|Would YOU listen to a Hacksaw podcast?|
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Honestly, any show has a chance of being okay. I mean, who would've thought the goofy motherfucker doing Dusty elbow tribute spots and appearing to hang of CM Punk's coattails would have an insightful podcast, or the guy who played a beer-swilling redneck would be able to do something useful and thoughtful with his unprecedented access, strictly wrestling-speaking? Additionally, Mooney has experience in broadcasting, and Duggan can't be as loud and simple as his classic character, right? I mean, this show doesn't appear to be a shitty old man cashing in on the angst of fans of wrestling's antiquity on the surface. If I still listened to podcasts, I might give this one a chance, so yeah, I'd say it has a ceiling better than "shitty."Hey Tom did you hear Sean Mooney and Hacksaw Jim Duggan are going to do a podcast and is there any chance it'll be merely okay?— Sports are dumb. (@thegnc) May 31, 2017
Everything.What is the most tiring thing about wrestling twitter? #tweetbag— Okori Wadsworth (@OkoriWadsworth) May 31, 2017
More specifically, it's the troupe of people who try to pass off nostalgia as criticism. I know a lot of this falls under the "shitty old man" corollary, but at the same time, it's young people clamoring for everything and everyone they either saw when they were kids or watched on tape at the behest of like Dave Meltzer or some shit. One dude said that wrestling was missing someone like Sid today, which blew my mind. Granted, he had a presence like no one else, but that presence dissipated once he was actually asked to work or interact with anyone but himself. Besides, modern wrestling has Braun fuckin' Strowman. I don't know. I like the old days, but I don't need to see people fetishizing 1984 Mid-South like it didn't have its own problems or pretending like modern indies or New Japan Pro Wrestling are floating garbage islands in the Pacific Ocean.
The strikeout is so unique in sport, because it's both a defensive act (attempting to prevent the other team from accruing offensive output) but also a clear attack. So what's a better analogy in wrestling, an action that is both attacking but defensive in nature, than counterwrestling? It might be a shaky comparison since baseball is so compartmentalized, and wrestling, while able to fit into five divisions (intro/shine/heat/comeback/finish), has better potential for fluidity and flux. So a #grapplefuck match between Biff Busick (now Oney Lorcan, who is here for porkin' in NXT) and Timothy Thatcher might qualify more as a pitchers' duel. In fact, that's one such example that I would use as a 20 strikeout game, albeit with both pitchers throwing heat and not just one. Imagine if Dwight Gooden and Roger Clemens both had their apex games against each other in the same season, which would require imagining interleague play in 1985 (or at least that duel to happen in the 1986 World Series, which holy shit would've been the most warmly remembered and mythologized game ever), but I don't wanna get too far down the rabbit hole over here, okay?What’s the wrestling equivalent of a 20K game? #TweetBag— Star of Savage (@StarOfSavage) May 31, 2017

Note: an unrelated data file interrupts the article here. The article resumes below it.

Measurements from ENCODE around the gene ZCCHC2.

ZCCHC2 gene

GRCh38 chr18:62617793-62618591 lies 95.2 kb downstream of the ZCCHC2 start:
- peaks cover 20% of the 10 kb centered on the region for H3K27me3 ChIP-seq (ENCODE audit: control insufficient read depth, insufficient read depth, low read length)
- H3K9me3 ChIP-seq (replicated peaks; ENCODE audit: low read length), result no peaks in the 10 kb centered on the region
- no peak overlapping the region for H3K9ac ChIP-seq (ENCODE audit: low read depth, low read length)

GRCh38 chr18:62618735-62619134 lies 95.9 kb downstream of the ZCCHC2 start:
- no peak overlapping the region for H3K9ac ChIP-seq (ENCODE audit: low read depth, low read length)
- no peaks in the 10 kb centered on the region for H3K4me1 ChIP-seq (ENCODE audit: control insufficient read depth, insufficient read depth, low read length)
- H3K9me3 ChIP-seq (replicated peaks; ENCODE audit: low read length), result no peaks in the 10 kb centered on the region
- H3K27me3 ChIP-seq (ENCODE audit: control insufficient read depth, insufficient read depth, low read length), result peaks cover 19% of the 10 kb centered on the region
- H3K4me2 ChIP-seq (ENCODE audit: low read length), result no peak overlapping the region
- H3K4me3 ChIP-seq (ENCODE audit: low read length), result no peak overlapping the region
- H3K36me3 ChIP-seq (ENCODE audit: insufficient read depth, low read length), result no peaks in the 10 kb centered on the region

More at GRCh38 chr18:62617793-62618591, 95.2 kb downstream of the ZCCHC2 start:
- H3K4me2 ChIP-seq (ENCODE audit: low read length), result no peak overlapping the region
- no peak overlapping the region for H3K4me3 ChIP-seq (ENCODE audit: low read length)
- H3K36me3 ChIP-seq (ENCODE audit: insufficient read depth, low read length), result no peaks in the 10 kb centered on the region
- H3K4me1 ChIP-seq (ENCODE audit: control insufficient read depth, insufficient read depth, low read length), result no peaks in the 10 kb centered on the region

Indie wrestling companies using crowdfunding shouldn't raise any eyebrows, mainly because of how little kitty exists for the taking once you get outside of WWE's immediate gravity. The fact so many people got mad at it in principle shows how blindly loyal people are not to wrestling, but to capital. WWE keeps pulling monopolistic shit by abusing the independent contractor label alone, but it's WrestleCircus and Lucha Underground and even Impact Wrestling that get slapped hardest with the carny label? Give me a goddamn break.Is WrestleCircus's "New Building" Kickstarter getting pulled after backlash funny, sad, or thinkpiece worthy?— DGUSA Rememberer (@LUtang_Secret) May 31, 2017
However, I feel like this story has more under the surface. WrestleCircus burst on the scene in Austin, a city with two other viable indie promotions, and started booking top-line talent right away. It has immediate distribution on Internet pay-per-view, has ties to noted grifter Eric Bischoff, and has raised hell with fans over fuckin' concessions of all things? Any other wrestling promoter sending out feelers for extra money for better digs might pass the smell test, but these guys, well, I don't know. It feels like the people behind it were trying to play capitalism and didn't want to dedicate to it once folks dropped a little heat on them. It wouldn't even reach a 0.5 on the Vince McMahon scale of fast ones pulled by promoters, but it was still fishy enough to warrant some discussion.
Never say never, especially since Lucha Underground always seems to be on shaky ground after every prolonged break. Even though he's found his niche as Johnny Mundo, I would never count out a WWE return. Chris Hero, Mickie James, Jinder Mahal, Drew Galloway, Curt Hawkins, and for a moment Shelton Benjamin all made their way back, and I don't remember Morrison having any particular bad blood with management. Now, if you want a timetable, I can't give that. However, I'd be shocked if Morrison doesn't at least have a one-off appearance left in him if LU ends and leaves him without a televised US home.Will John Morrison ever return to the WWE?— Nick Christakos (@nick36c) May 31, 2017